Turkey: The road ahead after June 7

Turkey: The road ahead after June 7

This past February saw the tragic murder of journalist Nuh Köklü, who was knifed to death after he and his friends threw a snowball at a shop window in Istanbul’s Asian-side district of Kadıköy. Just before taking Köklü’s life, his alleged killer is said to have boasted, “I’m insane... I’ll get my gun and shoot you, and tomorrow they’ll release me from the hospital.” The individual in question, a shopkeeper named Serkan A., was later determined to be of sound mind. A few months before Köklü’s murder, President Recep Tayyip Erdoğan made a startling announcement: “When needed, shopkeepers can act as a police force to keep the peace or as judges to administer justice.” It would be hard to imagine a more explicit carte blanche for vigilante behavior on the part of Erdoğan’s constituency. 

Yet even without such an endorsement, Erdoğan thumbing his nose at the law while in office has surely set an example for his followers. The long list of scandals for which Erdoğan and his associates have not yet been held accountable includes allegations of Turkey illegal supplying arms to jihadists in Syria; the construction of Erdoğan’s presidential palace on protected land in Ankara, in contravention of a court order; the Roboski massacre, in which 34 villagers were killed in airstrikes by Turkish fighter jets; the Gezi protests, which ended with eight civilians dead and thousands injured; the Soma disaster, in which 301 miners lost their lives; the Dec. 17, 2013, corruption allegations, which implicated a number of Justice and Development Party (AKP) ministers and other high-ranking officials; and the awarding of state tenders to pro-AKP businesses, some of which have created a so-called “pool media” guaranteeing positive coverage of the ruling party. 

In the aftermath of the historic June 7 elections, Turkey must create a political system which respects the rule of law, holds its leaders accountable and restores democratic principles and institutions. There are two schools of thought about how the country should proceed at this point. 

The first school of thought favors making peace with the AKP and moving forward. According to this pragmatic view, there is no need to get rid of the AKP, which, after all, won 18 million votes (or 41 percent of the electorate) and has a strong presence in all state institutions. Now that voters have sent a message to Erdoğan and prevented him from creating a presidential system; a “broad-based coalition” under AKP leadership will suffice to get Turkey back on track. The main problem with this approach is that the parties which would form such a coalition with the AKP - the Republican People’s Party (CHP), the Nationalist Movement Party (MHP) and/or the Peoples’ Democratic Party (HDP) - will undoubtedly want to open or reopen investigations into the highly sensitive issues mentioned above. In that case, the AKP will be forced to undergo a major shakeup, or else the coalition is likely to be short-lived.

The second school of thought holds that the CHP, the MHP and/or the HDP should join forces to form a coalition government without the AKP. This could be a three-party coalition (which would have a majority in parliament) or a minority government made up of one or two parties. Such a coalition would act as a transitional government with the task of carrying out much-needed reforms before the early elections one or two years from now. These would include removing the 10 percent electoral threshold for political parties, revoking Turkey’s anti-democratic laws regarding domestic security and its national intelligence agency (MİT) and having those AKP politicians who were implicated in serious corruption allegations tried before the Constitutional Court. The most important question for this transitional government would obviously be the fate of President Erdoğan. If the high-ranking members of the AKP are prosecuted, this will certainly create havoc within the party, hastening its splintering and eventual dissolution. However, there is little reason to believe that Erdoğan will sit idly by as this occurs. While in office, Erdoğan has not hesitated to flout Turkey’s constitution; he will surely use every means in his power to neutralize any coalition government hostile to him. Among other things, he is likely to remind his opponents that they cannot appoint new governors and police chiefs without the president’s signature.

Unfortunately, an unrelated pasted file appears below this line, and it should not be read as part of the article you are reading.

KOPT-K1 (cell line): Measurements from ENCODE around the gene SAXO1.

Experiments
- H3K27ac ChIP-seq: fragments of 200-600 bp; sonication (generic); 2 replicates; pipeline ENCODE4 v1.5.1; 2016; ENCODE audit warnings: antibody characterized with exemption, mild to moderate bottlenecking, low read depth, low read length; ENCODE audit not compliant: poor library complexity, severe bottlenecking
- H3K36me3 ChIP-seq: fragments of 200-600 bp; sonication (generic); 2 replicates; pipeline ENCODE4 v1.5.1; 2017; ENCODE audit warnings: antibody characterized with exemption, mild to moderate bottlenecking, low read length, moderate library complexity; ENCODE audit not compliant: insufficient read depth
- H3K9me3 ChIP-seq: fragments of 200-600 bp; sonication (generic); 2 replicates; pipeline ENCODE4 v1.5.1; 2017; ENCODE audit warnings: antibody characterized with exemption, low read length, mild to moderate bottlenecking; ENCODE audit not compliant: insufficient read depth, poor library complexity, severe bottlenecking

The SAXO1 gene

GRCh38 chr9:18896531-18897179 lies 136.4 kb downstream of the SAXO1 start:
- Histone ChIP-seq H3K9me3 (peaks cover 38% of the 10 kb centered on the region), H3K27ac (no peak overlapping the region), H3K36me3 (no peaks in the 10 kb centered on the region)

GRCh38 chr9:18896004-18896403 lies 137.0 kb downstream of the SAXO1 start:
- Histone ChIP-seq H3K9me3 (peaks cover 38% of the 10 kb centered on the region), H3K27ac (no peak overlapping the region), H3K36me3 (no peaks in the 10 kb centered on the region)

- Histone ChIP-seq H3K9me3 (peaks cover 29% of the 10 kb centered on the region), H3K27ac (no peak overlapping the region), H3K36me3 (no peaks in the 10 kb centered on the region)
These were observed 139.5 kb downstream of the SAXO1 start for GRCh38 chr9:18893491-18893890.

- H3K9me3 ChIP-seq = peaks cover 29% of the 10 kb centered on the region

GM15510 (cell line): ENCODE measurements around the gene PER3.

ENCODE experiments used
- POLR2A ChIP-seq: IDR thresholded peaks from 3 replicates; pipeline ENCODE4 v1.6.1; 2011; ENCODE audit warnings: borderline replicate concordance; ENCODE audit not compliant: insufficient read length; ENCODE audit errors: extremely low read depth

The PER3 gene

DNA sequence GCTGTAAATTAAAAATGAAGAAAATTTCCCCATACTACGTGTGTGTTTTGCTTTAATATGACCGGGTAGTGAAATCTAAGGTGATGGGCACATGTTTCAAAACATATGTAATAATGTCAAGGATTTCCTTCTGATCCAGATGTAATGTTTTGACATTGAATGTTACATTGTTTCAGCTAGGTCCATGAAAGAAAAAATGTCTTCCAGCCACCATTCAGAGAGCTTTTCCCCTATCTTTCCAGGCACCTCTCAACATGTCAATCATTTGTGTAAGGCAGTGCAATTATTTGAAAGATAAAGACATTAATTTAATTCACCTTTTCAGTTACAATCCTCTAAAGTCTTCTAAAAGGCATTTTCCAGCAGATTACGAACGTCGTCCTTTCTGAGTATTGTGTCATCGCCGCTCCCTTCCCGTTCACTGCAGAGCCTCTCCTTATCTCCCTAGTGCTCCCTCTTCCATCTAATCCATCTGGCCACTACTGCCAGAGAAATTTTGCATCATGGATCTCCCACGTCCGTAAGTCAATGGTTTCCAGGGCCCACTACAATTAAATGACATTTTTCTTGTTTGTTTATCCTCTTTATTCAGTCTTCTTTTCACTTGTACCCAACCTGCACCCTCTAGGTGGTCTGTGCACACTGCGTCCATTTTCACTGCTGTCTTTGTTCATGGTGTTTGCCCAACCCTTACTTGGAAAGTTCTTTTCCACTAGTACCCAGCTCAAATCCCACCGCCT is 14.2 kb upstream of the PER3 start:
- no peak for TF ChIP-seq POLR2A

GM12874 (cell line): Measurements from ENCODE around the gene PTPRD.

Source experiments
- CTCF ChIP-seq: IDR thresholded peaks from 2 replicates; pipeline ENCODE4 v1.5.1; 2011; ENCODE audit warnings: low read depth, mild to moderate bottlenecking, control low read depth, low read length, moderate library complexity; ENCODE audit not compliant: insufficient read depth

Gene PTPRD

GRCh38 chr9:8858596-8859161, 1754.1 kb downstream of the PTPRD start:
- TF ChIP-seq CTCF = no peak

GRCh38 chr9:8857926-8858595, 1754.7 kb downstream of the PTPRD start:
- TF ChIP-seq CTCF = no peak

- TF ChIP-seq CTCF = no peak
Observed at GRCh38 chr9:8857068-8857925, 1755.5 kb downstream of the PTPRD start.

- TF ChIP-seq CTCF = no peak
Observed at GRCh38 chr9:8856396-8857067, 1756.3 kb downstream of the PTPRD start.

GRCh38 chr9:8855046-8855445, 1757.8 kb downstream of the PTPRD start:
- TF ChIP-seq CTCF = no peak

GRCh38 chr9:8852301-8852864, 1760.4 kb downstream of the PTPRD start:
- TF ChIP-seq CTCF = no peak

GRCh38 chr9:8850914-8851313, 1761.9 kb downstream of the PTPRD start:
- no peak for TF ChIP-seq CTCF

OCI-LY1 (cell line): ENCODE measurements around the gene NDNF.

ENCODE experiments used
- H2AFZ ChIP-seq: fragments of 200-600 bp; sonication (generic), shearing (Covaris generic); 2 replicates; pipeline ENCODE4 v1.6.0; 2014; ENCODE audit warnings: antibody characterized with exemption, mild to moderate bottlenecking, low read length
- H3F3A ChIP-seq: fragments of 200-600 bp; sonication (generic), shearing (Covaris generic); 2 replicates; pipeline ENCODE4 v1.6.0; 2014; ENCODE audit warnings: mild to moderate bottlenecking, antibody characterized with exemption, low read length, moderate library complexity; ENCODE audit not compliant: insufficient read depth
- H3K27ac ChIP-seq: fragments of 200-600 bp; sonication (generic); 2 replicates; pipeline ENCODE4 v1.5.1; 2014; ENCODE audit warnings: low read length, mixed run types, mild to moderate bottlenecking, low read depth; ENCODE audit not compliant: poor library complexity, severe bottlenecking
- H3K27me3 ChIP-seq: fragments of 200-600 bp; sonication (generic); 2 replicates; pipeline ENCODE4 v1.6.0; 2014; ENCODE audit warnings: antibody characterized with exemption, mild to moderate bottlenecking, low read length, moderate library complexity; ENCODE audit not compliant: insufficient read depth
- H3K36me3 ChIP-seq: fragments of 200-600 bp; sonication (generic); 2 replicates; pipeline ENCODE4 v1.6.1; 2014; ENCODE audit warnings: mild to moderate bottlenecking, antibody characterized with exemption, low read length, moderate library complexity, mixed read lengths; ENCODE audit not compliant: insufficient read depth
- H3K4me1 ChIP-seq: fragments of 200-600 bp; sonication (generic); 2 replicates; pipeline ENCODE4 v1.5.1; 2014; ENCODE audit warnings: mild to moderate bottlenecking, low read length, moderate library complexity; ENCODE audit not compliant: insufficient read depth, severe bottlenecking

In short, there is still much work to be done in the wake of the June 7 election. Whether or not the AKP is part of a coalition government, one thing is clear: Over the next few months, the party will be held responsible for its infringements of Turkey’s constitution. The CHP, the MHP and the HDP – which collectively make up a majority in parliament – wield considerable power in this regard. If Erdoğan attempts to interfere with the workings of parliament, there is certain to be a wide-scale campaign of civil disobedience, as in Gezi.

Moreover, having staked everything on his hopes of changing the constitution, Erdoğan now finds himself in a much weaker position than in 2013. While no one knows exactly what the future holds for Turkey, the aura of Erdoğan’s invincibility – and the culture of impunity it has helped to foster – has clearly begun to dissipate.